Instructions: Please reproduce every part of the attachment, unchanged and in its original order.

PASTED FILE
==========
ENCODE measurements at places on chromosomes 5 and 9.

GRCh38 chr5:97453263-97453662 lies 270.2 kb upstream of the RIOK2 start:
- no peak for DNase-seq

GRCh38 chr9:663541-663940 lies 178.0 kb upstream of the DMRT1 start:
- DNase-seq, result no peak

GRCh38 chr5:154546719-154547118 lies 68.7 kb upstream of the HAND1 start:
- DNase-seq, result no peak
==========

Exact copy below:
ENCODE measurements at places on chromosomes 5 and 9.

GRCh38 chr5:97453263-97453662 lies 270.2 kb upstream of the RIOK2 start:
- no peak for DNase-seq

GRCh38 chr9:663541-663940 lies 178.0 kb upstream of the DMRT1 start:
- DNase-seq, result no peak

GRCh38 chr5:154546719-154547118 lies 68.7 kb upstream of the HAND1 start:
- DNase-seq, result no peak